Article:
Coronavirus live blog, Oct. 19, 2020: Second surge in coronavirus cases prompts stern message from Lightfoot: ‘This is a warning sign’

Here’s Monday’s news on how COVID-19 is impacting Chicago and Illinois. Follow here for live updates.

SHARE Coronavirus live blog, Oct. 19, 2020: Second surge in coronavirus cases prompts stern message from Lightfoot: ‘This is a warning sign’

A fresh round of coronavirus restrictions may be in the future for Chicago.

Here’s what you need to about the coronavirus pandemic in Chicago and around Illinois.


8:56 p.m. Lightfoot warns COVID restrictions could be tightened again: ‘This is a call to action’


A “second surge” in coronavirus cases in Chicago has Mayor Lori Lightfoot warning she will not hesitate to impose the tougher restrictions that were in place earlier this year.

Ashlee Rezin Garcia/Sun-Times

With over 500 cases being reported daily — the highest since the tail end of the first wave of cases earlier this year — the mayor on Monday declared: “Make no mistake: We are in the second surge.”

That means the potential for reimposing Phase 3 restrictions. Among other things, that would end indoor dining at restaurants and reduce the size of social gatherings to 10 people or less.

“This is a warning sign,” Lightfoot said at a City Hall news conference. “This is a call to action. ... We don’t want to see us have to go back to the kind of restrictive measures we say in March, April and May. But, if we have to, we will,.”

Read the full story from Fran Spielman here.

6:11 p.m. Purdue coach Jeff Brohm will miss opener against Iowa after 2nd positive COVID-19 test

Purdue coach Jeff Brohm started feeling abnormally fatigued late last week. By Saturday, the symptoms worsened.

Two positive COVID-19 tests Sunday confirmed what Brohm suspected.

On Monday, Brohm announced he had contracted the virus and would not be on the sideline for Saturday’s season-opener at home against Iowa. Instead, offensive coordinator Brian Brohm will replace his older brother and will continue calling plays.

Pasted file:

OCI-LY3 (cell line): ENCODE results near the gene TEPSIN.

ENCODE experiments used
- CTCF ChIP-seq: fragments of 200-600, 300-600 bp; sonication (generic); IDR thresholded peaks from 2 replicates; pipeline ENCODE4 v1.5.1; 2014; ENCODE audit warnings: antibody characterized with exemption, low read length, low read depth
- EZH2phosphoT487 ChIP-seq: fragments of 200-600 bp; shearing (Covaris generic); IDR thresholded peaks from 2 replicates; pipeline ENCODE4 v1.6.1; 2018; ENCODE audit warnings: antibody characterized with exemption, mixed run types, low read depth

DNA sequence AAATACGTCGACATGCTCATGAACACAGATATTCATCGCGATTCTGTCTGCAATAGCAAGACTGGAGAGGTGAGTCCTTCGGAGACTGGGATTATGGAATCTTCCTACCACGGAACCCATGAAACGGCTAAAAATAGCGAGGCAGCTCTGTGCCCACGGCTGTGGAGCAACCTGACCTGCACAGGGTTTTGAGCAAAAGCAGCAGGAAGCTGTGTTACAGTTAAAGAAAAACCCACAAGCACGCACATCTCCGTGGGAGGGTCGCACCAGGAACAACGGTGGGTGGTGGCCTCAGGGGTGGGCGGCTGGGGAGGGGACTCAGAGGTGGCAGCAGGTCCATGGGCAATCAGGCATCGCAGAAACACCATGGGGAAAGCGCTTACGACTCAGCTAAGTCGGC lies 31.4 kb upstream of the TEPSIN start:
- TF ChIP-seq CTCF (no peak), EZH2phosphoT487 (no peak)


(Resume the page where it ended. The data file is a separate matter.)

“It’s not going to be very fun and it’s bad timing,” Jeff Brohm said on his weekly Zoom call. “You work all year long for a season, it’s an abbreviated season, I’d like to be there, be with the team. But I don’t think one person makes the team whether it’s a coach or a player. I think our team will respond and play well.”

Brohm isn’t the first coach facing this predicament.

Read the full report here.

3:26 p.m. Wisconsin judge reimposes order limiting indoor venues to 25% capacity

MADISON, Wis. — A Wisconsin judge on Monday reimposed an order from Gov. Tony Evers’ administration limiting the number of people who can gather in bars, restaurants and other indoor venues to 25% of capacity.

The capacity limits order was issued Oct. 6 by Andrea Palm, secretary of the state Department of Health Services, in the face of surging coronavirus cases in Wisconsin. A judge blocked the order on Oct. 14 after it was challenged by the Tavern League of Wisconsin, which argued it amounted to a “de facto closure” order for the bars and restaurants it represents.

But Barron County Judge James Babler on Monday put the capacity limits back into effect. He declined a request from the Tavern League to keep the capacity limit order on hold while the lawsuit is pending and declined to stay his ruling while the Tavern League and others appeal his decision.

“This critically important ruling will help us prevent the spread of this virus by restoring limits on public gatherings,” Evers said in a statement, while encouraging people to stay at home, limit gatherings and wear a mask when in public.

Wisconsin last week set new daily records for positive coronavirus cases, deaths and hospitalizations. To date, the state has more than 173,000 positive cases and 1,600 deaths.

Read the full story here.

2:49 p.m. Lightfoot’s ‘pandemic’ budget: 500 layoffs, $94 million property tax hike

Raising Chicago’s nickel-a-gallon tax on gasoline to 8 cents and imposing a $94 million property tax increase that will cost the owner of a home valued at $250,000 an extra $56-a-year.